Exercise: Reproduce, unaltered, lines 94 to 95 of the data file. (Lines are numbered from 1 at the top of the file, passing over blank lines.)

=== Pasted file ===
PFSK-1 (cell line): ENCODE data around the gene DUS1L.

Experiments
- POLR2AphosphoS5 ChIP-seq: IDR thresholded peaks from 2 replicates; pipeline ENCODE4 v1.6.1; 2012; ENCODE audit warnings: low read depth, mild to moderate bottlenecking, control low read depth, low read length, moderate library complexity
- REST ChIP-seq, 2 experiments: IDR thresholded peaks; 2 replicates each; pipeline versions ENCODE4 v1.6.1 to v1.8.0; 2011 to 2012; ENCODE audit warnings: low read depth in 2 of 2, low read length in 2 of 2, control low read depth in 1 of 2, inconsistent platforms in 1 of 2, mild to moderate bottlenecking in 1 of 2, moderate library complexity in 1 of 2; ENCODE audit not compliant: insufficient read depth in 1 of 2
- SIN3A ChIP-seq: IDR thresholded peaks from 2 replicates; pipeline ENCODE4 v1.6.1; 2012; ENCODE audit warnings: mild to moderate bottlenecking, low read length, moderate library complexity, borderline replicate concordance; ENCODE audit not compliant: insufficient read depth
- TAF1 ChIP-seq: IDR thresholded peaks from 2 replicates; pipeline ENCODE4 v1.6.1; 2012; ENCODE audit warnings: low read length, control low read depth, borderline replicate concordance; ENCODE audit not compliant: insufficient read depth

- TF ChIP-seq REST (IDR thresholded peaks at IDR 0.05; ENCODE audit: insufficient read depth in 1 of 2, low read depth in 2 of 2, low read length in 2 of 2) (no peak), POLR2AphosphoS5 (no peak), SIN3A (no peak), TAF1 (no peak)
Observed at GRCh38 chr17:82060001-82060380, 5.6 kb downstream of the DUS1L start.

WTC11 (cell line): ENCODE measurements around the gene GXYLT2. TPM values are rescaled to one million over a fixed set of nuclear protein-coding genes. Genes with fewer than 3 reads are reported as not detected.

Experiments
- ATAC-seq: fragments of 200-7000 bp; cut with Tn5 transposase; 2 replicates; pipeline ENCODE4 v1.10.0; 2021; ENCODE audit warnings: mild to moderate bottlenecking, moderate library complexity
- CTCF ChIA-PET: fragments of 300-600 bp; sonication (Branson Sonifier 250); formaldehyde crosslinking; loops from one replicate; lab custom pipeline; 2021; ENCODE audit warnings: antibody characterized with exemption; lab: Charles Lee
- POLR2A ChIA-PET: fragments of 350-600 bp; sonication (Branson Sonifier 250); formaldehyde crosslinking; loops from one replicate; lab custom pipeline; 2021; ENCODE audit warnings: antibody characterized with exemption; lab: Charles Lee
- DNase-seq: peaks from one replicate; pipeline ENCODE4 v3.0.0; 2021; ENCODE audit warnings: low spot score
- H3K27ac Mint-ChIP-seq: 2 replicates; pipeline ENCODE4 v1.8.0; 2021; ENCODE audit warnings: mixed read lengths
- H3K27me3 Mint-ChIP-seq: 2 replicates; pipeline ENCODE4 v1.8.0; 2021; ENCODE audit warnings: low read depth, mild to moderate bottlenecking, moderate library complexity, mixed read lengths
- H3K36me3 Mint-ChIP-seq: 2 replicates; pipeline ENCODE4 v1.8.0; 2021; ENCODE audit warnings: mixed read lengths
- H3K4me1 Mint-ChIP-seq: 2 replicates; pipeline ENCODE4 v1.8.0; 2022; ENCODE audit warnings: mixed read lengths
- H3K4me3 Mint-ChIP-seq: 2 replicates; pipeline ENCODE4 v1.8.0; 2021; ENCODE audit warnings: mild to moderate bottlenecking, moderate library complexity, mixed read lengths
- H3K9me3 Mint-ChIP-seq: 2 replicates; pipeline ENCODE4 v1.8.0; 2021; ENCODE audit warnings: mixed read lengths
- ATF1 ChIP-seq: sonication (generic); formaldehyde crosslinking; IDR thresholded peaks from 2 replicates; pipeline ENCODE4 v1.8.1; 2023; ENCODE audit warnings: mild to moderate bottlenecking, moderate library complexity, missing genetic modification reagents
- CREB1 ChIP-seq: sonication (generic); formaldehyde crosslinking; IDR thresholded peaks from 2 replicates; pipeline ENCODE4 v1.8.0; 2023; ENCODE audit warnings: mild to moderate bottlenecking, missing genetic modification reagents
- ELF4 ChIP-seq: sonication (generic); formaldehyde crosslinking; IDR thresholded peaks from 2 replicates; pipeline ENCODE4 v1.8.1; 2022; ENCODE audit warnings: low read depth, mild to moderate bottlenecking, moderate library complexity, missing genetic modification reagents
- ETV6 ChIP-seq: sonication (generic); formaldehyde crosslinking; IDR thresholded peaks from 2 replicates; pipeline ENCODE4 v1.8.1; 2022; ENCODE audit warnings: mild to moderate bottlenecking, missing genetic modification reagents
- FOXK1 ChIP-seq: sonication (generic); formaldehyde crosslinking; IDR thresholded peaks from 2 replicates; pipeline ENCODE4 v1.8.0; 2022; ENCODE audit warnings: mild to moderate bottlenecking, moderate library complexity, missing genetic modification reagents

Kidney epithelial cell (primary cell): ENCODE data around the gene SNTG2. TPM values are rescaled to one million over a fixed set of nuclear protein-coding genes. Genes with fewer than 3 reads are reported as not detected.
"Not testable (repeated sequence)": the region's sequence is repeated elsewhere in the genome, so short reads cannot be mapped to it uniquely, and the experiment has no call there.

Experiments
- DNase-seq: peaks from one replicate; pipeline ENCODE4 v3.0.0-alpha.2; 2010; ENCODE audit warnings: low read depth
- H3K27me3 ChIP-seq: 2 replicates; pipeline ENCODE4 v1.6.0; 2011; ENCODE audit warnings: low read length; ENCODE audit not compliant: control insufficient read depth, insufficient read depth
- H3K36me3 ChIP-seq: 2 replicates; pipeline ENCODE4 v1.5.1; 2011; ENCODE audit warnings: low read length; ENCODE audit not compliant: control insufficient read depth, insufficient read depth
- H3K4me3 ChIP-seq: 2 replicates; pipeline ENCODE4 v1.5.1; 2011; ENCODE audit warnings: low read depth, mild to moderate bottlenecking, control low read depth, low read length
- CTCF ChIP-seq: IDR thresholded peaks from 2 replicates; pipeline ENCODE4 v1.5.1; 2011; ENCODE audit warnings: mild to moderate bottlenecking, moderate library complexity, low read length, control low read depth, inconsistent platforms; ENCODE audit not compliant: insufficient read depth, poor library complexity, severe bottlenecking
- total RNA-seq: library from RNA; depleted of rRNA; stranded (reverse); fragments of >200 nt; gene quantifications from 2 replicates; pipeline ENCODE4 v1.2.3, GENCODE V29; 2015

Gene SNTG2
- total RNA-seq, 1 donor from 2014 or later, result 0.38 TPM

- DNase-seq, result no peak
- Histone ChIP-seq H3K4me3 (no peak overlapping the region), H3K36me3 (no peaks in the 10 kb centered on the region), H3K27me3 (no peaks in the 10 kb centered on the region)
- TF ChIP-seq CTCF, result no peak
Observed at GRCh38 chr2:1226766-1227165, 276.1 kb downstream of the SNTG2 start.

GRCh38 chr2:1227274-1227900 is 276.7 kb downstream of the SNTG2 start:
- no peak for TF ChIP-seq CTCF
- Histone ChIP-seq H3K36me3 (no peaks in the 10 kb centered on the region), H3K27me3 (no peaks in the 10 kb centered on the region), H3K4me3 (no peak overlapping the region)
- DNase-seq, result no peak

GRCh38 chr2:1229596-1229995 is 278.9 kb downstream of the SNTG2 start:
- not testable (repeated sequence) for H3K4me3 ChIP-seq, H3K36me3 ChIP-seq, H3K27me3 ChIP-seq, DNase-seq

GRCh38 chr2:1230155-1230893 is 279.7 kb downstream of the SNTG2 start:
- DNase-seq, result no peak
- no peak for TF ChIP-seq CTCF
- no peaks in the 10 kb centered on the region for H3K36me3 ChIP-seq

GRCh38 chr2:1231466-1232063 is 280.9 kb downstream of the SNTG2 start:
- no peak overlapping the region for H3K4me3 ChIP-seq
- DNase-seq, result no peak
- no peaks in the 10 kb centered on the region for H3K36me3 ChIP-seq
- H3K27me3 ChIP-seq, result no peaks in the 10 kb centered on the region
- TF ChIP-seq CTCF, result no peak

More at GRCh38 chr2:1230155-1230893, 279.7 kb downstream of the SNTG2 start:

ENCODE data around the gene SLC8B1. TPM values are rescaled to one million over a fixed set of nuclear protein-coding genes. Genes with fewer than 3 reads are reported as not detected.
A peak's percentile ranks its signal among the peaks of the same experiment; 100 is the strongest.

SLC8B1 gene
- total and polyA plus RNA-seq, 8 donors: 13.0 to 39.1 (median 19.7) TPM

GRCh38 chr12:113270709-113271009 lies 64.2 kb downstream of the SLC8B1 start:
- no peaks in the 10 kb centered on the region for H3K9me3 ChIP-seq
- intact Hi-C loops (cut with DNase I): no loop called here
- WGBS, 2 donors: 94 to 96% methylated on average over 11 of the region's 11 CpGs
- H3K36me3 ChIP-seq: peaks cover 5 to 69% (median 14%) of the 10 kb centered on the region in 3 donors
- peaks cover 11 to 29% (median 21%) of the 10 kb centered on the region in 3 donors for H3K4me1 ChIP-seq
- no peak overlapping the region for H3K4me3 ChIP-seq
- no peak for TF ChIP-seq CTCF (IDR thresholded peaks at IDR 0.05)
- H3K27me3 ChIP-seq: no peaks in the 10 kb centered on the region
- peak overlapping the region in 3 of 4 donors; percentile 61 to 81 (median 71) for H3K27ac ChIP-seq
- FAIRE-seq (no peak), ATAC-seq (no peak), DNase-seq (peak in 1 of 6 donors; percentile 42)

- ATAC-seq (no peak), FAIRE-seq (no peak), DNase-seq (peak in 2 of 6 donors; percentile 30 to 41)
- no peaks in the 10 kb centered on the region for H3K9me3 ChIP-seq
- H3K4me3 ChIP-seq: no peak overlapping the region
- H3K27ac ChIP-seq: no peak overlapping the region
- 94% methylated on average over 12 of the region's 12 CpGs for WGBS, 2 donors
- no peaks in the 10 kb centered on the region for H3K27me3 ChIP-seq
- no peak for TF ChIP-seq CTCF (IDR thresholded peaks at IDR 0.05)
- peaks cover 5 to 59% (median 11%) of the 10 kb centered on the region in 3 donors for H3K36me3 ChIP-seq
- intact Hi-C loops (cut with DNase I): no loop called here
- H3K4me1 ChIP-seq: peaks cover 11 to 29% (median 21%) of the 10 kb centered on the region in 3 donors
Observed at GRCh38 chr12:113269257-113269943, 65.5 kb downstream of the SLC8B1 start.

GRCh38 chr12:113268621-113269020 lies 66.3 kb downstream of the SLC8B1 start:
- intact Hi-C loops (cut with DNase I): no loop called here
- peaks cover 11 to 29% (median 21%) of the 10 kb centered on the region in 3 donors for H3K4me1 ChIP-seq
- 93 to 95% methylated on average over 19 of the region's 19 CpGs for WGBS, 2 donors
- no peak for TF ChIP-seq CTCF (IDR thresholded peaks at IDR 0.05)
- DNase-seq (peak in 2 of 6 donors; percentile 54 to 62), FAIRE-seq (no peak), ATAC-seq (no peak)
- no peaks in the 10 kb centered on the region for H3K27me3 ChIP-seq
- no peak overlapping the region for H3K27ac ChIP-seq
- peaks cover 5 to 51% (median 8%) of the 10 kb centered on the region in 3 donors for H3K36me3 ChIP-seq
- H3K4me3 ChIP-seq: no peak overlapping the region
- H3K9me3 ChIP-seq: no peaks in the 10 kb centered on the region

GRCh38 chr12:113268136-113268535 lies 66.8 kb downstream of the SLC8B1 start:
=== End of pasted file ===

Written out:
- H3K9me3 ChIP-seq: no peaks in the 10 kb centered on the region

GRCh38 chr12:113268136-113268535 lies 66.8 kb downstream of the SLC8B1 start: